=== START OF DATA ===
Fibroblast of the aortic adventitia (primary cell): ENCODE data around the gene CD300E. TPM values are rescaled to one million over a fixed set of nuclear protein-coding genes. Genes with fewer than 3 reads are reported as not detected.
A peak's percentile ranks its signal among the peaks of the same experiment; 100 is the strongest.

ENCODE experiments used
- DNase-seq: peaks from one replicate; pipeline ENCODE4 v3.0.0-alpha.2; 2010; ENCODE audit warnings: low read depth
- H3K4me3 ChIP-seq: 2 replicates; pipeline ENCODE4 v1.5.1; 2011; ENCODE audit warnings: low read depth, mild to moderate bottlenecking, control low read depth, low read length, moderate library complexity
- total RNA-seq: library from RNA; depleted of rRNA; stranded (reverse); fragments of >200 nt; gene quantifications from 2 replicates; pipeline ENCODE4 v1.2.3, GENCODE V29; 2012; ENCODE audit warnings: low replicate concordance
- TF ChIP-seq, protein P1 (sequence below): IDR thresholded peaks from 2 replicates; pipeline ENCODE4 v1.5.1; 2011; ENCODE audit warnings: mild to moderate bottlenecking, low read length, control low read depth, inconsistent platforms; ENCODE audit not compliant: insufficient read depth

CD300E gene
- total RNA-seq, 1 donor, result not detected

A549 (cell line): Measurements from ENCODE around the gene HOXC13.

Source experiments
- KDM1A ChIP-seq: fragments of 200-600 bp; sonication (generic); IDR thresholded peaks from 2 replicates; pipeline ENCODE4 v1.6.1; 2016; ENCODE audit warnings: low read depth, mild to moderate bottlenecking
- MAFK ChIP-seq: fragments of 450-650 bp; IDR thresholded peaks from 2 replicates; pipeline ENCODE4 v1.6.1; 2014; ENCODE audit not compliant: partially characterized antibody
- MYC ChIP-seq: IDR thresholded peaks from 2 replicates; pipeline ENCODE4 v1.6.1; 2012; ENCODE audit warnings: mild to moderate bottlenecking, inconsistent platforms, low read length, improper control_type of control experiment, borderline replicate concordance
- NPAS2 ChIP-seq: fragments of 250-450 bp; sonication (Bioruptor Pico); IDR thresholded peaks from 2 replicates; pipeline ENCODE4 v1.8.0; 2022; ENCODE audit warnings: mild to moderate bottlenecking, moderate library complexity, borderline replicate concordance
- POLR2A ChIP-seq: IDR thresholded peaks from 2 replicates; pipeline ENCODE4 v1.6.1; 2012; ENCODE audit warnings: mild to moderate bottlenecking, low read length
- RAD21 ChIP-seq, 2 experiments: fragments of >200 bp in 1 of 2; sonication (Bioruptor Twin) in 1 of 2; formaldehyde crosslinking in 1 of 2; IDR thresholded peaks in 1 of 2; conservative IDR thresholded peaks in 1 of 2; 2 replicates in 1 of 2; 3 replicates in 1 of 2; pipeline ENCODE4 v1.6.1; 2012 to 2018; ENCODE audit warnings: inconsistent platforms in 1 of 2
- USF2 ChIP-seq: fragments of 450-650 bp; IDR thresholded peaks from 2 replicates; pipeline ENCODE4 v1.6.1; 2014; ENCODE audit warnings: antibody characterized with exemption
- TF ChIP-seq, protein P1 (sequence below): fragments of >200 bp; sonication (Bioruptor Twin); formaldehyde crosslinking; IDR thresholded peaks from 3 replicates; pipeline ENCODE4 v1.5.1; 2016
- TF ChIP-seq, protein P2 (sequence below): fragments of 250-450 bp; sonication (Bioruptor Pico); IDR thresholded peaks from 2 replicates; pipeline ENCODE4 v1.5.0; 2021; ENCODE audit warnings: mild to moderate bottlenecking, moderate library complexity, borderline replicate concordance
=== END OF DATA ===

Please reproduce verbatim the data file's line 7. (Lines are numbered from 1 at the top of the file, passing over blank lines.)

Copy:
- TF ChIP-seq, protein P1 (sequence below): IDR thresholded peaks from 2 replicates; pipeline ENCODE4 v1.5.1; 2011; ENCODE audit warnings: mild to moderate bottlenecking, low read length, control low read depth, inconsistent platforms; ENCODE audit not compliant: insufficient read depth